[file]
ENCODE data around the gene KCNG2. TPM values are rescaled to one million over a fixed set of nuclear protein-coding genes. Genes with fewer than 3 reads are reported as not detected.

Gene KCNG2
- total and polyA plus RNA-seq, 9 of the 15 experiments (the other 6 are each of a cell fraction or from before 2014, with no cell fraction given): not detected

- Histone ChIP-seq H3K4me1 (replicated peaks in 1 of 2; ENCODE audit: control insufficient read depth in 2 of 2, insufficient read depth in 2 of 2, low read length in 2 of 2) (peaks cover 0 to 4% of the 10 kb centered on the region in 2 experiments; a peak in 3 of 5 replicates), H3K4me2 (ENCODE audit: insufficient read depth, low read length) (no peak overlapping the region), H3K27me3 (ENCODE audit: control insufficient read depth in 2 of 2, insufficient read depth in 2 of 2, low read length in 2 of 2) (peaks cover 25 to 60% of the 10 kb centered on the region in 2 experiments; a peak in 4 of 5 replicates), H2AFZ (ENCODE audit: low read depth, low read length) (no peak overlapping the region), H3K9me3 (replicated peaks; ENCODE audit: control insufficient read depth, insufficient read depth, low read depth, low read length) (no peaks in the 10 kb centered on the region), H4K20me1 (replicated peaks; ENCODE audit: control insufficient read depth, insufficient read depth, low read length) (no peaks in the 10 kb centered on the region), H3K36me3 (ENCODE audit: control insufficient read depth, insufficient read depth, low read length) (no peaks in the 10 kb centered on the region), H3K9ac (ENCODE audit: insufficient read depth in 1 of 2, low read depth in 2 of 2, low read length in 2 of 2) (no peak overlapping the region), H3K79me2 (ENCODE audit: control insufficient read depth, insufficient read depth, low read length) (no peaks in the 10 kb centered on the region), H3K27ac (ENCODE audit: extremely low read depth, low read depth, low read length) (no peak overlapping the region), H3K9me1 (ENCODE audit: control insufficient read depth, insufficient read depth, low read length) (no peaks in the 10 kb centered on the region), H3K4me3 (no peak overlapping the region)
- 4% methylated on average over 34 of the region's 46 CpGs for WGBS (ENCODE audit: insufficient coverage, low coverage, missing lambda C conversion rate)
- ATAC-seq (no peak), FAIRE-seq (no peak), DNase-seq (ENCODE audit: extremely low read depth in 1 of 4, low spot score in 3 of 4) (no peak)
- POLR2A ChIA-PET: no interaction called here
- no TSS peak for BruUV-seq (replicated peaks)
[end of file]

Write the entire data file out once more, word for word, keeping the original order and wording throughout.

ENCODE data around the gene KCNG2. TPM values are rescaled to one million over a fixed set of nuclear protein-coding genes. Genes with fewer than 3 reads are reported as not detected.

Gene KCNG2
- total and polyA plus RNA-seq, 9 of the 15 experiments (the other 6 are each of a cell fraction or from before 2014, with no cell fraction given): not detected

- Histone ChIP-seq H3K4me1 (replicated peaks in 1 of 2; ENCODE audit: control insufficient read depth in 2 of 2, insufficient read depth in 2 of 2, low read length in 2 of 2) (peaks cover 0 to 4% of the 10 kb centered on the region in 2 experiments; a peak in 3 of 5 replicates), H3K4me2 (ENCODE audit: insufficient read depth, low read length) (no peak overlapping the region), H3K27me3 (ENCODE audit: control insufficient read depth in 2 of 2, insufficient read depth in 2 of 2, low read length in 2 of 2) (peaks cover 25 to 60% of the 10 kb centered on the region in 2 experiments; a peak in 4 of 5 replicates), H2AFZ (ENCODE audit: low read depth, low read length) (no peak overlapping the region), H3K9me3 (replicated peaks; ENCODE audit: control insufficient read depth, insufficient read depth, low read depth, low read length) (no peaks in the 10 kb centered on the region), H4K20me1 (replicated peaks; ENCODE audit: control insufficient read depth, insufficient read depth, low read length) (no peaks in the 10 kb centered on the region), H3K36me3 (ENCODE audit: control insufficient read depth, insufficient read depth, low read length) (no peaks in the 10 kb centered on the region), H3K9ac (ENCODE audit: insufficient read depth in 1 of 2, low read depth in 2 of 2, low read length in 2 of 2) (no peak overlapping the region), H3K79me2 (ENCODE audit: control insufficient read depth, insufficient read depth, low read length) (no peaks in the 10 kb centered on the region), H3K27ac (ENCODE audit: extremely low read depth, low read depth, low read length) (no peak overlapping the region), H3K9me1 (ENCODE audit: control insufficient read depth, insufficient read depth, low read length) (no peaks in the 10 kb centered on the region), H3K4me3 (no peak overlapping the region)
- 4% methylated on average over 34 of the region's 46 CpGs for WGBS (ENCODE audit: insufficient coverage, low coverage, missing lambda C conversion rate)
- ATAC-seq (no peak), FAIRE-seq (no peak), DNase-seq (ENCODE audit: extremely low read depth in 1 of 4, low spot score in 3 of 4) (no peak)
- POLR2A ChIA-PET: no interaction called here
- no TSS peak for BruUV-seq (replicated peaks)